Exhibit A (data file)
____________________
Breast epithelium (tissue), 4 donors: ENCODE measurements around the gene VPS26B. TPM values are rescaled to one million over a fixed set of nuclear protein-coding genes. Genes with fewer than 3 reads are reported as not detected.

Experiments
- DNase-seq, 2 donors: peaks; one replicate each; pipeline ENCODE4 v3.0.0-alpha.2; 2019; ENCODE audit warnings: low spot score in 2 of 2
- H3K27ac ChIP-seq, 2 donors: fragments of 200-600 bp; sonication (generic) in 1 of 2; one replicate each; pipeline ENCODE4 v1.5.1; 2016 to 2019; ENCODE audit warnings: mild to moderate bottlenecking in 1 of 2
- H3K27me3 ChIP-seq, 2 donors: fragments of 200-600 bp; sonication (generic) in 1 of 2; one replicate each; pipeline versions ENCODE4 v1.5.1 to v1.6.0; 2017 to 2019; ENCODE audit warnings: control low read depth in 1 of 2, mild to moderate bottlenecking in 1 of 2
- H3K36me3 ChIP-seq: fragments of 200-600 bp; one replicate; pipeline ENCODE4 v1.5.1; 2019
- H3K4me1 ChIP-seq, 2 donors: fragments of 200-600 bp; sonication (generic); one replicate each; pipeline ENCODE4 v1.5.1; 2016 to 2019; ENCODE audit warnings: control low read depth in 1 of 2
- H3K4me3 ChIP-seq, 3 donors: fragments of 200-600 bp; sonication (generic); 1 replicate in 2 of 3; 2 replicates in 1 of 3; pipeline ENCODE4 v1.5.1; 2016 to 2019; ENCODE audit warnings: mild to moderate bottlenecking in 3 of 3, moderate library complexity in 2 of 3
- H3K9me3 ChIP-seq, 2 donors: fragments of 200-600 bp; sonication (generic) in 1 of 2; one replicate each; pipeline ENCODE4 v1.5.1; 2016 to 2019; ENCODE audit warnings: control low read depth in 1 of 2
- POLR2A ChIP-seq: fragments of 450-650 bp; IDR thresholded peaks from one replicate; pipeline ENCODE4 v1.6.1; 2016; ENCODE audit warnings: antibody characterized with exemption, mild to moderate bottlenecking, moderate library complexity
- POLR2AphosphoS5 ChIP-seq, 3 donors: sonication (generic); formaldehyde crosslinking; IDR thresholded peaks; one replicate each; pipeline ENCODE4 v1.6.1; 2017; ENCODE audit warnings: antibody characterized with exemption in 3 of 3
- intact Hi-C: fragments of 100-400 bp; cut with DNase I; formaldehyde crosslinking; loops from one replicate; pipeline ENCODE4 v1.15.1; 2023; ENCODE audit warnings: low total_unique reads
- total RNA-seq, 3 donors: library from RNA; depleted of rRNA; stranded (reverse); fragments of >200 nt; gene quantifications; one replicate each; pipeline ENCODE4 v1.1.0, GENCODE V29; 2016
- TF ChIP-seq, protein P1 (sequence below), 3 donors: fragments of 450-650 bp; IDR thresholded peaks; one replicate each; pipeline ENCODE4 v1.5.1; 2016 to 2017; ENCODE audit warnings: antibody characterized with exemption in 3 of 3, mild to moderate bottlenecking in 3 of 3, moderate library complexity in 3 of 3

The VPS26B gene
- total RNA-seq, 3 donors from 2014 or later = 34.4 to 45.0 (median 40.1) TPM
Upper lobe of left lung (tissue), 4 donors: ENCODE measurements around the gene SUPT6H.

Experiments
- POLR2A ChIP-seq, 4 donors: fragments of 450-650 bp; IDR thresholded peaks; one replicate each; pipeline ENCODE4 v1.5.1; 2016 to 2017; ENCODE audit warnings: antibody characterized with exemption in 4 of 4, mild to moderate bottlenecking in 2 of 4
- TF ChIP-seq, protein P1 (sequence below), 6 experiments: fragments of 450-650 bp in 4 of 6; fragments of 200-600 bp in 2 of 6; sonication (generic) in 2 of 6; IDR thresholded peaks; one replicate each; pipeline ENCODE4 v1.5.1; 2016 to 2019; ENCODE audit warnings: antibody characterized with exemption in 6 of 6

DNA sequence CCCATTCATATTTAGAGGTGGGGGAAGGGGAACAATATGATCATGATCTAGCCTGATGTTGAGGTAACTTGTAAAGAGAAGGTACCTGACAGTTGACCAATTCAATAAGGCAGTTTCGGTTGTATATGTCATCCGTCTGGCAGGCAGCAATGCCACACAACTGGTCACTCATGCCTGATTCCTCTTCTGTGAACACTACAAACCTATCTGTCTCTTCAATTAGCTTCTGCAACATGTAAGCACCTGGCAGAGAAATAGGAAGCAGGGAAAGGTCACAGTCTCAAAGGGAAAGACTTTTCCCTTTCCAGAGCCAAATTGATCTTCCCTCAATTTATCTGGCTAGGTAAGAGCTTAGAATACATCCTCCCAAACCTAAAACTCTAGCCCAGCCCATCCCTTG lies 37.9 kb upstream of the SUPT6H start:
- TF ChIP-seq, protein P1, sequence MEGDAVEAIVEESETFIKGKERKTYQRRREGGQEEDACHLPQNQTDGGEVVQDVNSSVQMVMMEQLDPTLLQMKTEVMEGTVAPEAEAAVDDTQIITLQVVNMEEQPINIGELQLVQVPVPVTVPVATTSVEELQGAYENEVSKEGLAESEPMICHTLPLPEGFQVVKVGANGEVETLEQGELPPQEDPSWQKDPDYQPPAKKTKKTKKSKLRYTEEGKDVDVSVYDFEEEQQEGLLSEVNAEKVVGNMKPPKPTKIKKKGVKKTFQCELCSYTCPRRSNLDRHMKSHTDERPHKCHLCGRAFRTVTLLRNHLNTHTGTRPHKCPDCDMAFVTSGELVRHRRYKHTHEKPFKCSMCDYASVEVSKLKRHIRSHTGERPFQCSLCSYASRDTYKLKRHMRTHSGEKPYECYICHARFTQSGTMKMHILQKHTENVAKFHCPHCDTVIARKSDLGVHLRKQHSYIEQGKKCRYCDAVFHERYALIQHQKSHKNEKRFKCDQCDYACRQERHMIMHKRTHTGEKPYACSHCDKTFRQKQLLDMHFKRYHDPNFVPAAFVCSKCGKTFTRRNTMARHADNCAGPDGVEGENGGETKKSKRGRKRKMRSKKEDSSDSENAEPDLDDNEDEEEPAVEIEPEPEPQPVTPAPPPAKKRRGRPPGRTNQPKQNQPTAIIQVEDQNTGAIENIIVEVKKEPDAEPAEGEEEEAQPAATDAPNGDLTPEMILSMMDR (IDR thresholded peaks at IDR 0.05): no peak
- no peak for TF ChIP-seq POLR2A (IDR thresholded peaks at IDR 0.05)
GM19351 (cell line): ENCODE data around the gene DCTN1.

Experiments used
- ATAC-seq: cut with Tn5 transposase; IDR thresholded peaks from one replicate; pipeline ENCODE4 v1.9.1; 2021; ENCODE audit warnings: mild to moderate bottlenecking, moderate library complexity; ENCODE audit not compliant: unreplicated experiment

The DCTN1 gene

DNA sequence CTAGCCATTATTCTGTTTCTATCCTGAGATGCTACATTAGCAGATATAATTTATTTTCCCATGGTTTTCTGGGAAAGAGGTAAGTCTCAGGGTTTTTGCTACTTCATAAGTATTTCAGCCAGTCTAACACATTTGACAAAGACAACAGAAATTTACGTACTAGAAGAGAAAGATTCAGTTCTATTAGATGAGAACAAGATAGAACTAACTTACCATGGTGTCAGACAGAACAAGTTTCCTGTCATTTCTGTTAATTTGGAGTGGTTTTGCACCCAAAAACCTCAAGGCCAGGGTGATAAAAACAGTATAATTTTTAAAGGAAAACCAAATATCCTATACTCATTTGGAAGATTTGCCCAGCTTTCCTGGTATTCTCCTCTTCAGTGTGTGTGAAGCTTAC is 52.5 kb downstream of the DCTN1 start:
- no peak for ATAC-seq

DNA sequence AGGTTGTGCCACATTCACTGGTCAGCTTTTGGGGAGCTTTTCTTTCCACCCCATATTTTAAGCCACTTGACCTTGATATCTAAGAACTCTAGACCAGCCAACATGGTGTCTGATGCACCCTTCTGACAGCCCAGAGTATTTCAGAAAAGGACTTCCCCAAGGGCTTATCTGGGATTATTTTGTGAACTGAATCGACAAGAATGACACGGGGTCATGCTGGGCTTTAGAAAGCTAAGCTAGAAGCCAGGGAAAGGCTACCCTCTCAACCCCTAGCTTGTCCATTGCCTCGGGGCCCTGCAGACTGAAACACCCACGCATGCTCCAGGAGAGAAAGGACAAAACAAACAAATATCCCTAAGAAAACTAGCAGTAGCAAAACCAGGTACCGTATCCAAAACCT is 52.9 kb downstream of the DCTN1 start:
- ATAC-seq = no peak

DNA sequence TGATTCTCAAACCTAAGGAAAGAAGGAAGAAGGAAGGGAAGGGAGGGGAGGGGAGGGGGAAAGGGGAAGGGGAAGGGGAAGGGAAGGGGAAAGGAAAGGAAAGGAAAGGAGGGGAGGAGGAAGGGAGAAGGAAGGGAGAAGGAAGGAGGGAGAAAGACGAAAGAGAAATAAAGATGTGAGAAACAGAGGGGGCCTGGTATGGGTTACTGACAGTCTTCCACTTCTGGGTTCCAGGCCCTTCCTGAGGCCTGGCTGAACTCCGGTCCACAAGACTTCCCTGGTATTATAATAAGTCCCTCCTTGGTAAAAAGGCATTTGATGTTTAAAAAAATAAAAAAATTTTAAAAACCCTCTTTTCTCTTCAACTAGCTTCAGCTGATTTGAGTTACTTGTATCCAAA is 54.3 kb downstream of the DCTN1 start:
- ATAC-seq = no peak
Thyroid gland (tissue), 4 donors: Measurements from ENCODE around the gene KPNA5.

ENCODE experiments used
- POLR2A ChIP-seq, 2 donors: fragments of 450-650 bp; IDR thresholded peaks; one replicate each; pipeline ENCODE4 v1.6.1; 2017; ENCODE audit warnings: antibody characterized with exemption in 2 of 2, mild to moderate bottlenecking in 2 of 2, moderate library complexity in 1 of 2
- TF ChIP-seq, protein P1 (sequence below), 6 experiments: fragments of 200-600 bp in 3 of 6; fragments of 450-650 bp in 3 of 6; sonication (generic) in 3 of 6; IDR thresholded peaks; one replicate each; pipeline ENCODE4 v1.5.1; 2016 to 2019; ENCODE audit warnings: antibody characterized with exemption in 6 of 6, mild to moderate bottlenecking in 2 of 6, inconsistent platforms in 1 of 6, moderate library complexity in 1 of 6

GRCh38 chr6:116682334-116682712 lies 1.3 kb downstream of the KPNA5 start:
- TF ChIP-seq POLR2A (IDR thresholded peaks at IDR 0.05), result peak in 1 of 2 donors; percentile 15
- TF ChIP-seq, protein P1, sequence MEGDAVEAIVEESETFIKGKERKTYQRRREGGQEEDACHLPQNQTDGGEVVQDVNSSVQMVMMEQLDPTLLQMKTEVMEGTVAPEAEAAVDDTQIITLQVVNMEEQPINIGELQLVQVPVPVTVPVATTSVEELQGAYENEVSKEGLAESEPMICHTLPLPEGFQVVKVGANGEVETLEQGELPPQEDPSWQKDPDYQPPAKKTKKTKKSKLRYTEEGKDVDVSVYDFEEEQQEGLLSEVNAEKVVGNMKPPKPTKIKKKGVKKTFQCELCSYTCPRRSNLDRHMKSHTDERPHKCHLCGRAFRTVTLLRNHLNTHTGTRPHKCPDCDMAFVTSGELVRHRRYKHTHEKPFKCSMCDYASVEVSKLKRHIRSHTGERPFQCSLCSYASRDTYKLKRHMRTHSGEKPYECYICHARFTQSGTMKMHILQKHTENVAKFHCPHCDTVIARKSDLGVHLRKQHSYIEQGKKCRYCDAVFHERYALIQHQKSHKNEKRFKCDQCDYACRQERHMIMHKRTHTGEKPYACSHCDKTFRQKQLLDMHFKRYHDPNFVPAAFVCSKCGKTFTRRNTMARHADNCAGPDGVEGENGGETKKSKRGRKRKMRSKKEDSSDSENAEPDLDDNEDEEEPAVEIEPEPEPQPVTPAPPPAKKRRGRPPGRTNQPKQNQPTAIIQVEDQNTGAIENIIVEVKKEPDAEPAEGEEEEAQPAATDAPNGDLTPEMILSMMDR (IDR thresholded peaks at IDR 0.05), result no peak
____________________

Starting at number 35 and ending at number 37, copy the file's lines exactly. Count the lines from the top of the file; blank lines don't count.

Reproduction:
ENCODE experiments used
- POLR2A ChIP-seq, 2 donors: fragments of 450-650 bp; IDR thresholded peaks; one replicate each; pipeline ENCODE4 v1.6.1; 2017; ENCODE audit warnings: antibody characterized with exemption in 2 of 2, mild to moderate bottlenecking in 2 of 2, moderate library complexity in 1 of 2
- TF ChIP-seq, protein P1 (sequence below), 6 experiments: fragments of 200-600 bp in 3 of 6; fragments of 450-650 bp in 3 of 6; sonication (generic) in 3 of 6; IDR thresholded peaks; one replicate each; pipeline ENCODE4 v1.5.1; 2016 to 2019; ENCODE audit warnings: antibody characterized with exemption in 6 of 6, mild to moderate bottlenecking in 2 of 6, inconsistent platforms in 1 of 6, moderate library complexity in 1 of 6